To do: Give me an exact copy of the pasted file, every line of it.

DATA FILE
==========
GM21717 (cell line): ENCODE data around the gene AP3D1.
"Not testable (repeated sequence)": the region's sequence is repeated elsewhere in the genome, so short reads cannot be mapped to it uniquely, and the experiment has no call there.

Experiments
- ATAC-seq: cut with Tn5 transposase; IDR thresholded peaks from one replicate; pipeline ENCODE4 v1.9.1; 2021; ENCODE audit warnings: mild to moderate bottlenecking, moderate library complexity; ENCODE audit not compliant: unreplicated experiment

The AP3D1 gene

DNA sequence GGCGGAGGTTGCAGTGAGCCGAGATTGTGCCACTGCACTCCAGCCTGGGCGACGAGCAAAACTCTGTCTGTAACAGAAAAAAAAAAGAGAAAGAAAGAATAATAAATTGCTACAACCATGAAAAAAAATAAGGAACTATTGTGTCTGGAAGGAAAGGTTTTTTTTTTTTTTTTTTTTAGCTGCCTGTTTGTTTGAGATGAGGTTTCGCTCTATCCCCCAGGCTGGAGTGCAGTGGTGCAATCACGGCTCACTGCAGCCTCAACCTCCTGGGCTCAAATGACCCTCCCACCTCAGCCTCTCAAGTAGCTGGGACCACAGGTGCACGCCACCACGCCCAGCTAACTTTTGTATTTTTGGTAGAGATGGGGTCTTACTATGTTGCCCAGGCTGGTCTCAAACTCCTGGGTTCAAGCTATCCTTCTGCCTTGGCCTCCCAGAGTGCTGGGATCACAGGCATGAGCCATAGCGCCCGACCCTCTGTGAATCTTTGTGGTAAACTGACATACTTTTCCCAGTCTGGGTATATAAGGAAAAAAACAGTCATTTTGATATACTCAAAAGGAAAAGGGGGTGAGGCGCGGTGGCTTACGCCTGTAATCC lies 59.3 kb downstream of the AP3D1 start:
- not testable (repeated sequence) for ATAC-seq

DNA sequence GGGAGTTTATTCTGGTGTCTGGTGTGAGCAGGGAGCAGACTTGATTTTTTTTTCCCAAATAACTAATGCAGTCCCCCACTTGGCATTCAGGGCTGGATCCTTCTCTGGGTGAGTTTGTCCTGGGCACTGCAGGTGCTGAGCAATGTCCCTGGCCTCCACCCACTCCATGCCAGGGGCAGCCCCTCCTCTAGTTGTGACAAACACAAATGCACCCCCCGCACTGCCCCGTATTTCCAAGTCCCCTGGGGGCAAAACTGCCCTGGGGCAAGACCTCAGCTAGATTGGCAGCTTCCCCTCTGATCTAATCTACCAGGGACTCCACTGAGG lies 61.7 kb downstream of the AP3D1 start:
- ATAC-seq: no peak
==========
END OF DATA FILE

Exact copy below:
GM21717 (cell line): ENCODE data around the gene AP3D1.
"Not testable (repeated sequence)": the region's sequence is repeated elsewhere in the genome, so short reads cannot be mapped to it uniquely, and the experiment has no call there.

Experiments
- ATAC-seq: cut with Tn5 transposase; IDR thresholded peaks from one replicate; pipeline ENCODE4 v1.9.1; 2021; ENCODE audit warnings: mild to moderate bottlenecking, moderate library complexity; ENCODE audit not compliant: unreplicated experiment

The AP3D1 gene

DNA sequence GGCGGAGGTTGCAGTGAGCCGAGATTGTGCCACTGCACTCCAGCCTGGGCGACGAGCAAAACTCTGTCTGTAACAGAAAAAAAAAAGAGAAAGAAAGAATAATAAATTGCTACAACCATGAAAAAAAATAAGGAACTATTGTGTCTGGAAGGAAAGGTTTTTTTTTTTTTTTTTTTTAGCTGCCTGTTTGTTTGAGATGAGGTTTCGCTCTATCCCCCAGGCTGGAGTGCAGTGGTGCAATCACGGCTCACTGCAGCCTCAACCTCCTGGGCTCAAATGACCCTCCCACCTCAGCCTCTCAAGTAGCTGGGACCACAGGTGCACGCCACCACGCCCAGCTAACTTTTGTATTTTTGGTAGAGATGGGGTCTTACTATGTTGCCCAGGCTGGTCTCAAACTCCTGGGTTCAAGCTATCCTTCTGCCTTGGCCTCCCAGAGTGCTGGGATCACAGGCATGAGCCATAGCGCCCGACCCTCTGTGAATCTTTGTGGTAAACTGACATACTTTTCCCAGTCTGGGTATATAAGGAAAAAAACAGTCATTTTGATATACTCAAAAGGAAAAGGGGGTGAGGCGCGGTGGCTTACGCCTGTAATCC lies 59.3 kb downstream of the AP3D1 start:
- not testable (repeated sequence) for ATAC-seq

DNA sequence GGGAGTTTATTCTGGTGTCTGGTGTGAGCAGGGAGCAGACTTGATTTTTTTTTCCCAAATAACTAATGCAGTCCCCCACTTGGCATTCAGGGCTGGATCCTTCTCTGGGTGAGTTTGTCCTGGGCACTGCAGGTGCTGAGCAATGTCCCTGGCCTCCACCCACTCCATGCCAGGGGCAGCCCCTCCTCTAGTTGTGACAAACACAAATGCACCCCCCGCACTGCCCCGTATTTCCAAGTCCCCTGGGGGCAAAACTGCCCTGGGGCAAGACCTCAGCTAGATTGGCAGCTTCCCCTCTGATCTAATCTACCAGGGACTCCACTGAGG lies 61.7 kb downstream of the AP3D1 start:
- ATAC-seq: no peak